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In cases in which a bar has sold alcohol to an underage person, and the underage person has then been involved in a tort as a result of intoxication, the application of general negligence principles and the duty/risk analysis require that, before the bar can be held liable, it must be proven that (1) the bar failed to exercise the care of a reasonable person under the circumstances and (2) the bar committed some "affirmative act" which "increased the peril" posed by the minor's intoxication. Merely serving alcohol to an underage person who becomes intoxicated and causes injury to others or to himself is not an "affirmative act" which can result in liability of the bar.
Plaintiff was a college student at the time he was injured in a physical altercation and a related truck-pedestrian collision. Though testimony contained many contradictions, plaintiff, who was "mildly intoxicated," was assaulted by defendant minor as defendant minor and defendant friends came out of defendant bar. Defendant minor had gone into defendant bar, was not asked for any identification or proof of his age, and bought a pitcher of beer. After the physical confrontation, defendant minor got into a truck that ultimately collided with plaintiff's person. Plaintiff sued and defendants minor and friends settled. Jury found for plaintiff and attributed 40 percent of actual damages to defendant bar. The jury also imposed 45 percent of its punitive damages award upon defendant bar. Defendant bar challenged the decision.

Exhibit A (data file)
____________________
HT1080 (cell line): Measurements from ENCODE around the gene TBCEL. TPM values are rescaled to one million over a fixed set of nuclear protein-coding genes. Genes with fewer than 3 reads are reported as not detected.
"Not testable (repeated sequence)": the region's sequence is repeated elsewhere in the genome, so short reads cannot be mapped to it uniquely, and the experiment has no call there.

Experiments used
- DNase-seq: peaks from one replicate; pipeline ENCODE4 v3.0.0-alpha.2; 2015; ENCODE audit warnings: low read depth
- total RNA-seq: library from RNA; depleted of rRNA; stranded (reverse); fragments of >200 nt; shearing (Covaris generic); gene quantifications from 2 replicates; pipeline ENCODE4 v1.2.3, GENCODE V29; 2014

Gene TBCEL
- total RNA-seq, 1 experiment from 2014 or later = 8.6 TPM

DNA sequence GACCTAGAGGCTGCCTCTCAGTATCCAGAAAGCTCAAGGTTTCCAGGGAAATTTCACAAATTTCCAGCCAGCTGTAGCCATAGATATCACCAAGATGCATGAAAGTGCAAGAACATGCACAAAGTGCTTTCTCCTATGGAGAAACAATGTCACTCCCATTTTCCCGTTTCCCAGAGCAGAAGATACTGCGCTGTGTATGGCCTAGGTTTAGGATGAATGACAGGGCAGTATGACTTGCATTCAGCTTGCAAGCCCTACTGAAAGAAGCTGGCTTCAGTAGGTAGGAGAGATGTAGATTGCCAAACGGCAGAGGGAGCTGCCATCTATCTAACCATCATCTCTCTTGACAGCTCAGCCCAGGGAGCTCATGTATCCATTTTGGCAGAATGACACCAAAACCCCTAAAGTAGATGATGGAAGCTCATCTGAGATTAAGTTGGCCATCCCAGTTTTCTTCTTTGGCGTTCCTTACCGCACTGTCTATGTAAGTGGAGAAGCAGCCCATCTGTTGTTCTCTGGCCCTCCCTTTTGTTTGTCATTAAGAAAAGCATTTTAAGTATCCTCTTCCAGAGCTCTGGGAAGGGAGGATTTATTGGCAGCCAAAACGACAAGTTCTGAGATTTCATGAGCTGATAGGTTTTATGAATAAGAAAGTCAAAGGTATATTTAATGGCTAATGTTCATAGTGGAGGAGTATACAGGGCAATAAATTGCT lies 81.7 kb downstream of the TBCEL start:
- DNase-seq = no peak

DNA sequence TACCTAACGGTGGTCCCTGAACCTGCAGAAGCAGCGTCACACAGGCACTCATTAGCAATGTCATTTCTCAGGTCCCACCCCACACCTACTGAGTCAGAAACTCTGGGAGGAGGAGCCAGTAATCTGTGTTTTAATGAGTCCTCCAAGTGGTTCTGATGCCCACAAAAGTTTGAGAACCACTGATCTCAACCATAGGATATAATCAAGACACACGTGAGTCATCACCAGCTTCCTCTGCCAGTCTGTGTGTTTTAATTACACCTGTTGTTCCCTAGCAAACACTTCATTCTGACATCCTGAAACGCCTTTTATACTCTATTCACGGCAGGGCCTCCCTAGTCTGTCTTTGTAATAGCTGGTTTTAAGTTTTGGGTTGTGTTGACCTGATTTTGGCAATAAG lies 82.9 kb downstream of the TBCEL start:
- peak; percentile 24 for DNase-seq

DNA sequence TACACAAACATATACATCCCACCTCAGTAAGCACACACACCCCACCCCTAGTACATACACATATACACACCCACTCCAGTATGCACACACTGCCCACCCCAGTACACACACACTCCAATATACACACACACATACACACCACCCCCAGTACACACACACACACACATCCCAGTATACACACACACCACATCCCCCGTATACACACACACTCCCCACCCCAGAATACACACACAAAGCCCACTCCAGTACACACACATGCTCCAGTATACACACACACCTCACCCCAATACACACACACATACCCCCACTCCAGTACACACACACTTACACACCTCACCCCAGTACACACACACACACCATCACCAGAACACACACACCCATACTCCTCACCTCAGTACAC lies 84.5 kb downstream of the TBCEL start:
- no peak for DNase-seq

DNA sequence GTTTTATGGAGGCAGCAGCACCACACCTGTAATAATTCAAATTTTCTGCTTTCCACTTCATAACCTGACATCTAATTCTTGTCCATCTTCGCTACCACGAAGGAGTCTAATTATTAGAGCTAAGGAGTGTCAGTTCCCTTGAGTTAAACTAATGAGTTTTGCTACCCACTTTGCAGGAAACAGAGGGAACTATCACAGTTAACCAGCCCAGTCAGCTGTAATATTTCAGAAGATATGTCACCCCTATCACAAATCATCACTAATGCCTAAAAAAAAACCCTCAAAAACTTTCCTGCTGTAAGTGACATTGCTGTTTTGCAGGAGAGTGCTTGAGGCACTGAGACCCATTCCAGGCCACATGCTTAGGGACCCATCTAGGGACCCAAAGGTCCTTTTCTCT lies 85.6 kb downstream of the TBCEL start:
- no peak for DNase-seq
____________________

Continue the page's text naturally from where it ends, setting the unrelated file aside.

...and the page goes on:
Under the circumstances, was it proper to hold the defendant bar liable for the injury sustained by the plaintiff?
The judgment was reversed. The court held that the defendant bar had nothing to do with the altercation between defendant minor and plaintiff and its aftermath which all occurred away from the bar's premises. Further, the punitive damages statute did not allow the imposition of punitive damages against defendant bar, an entity that contributed to defendant minor's intoxication.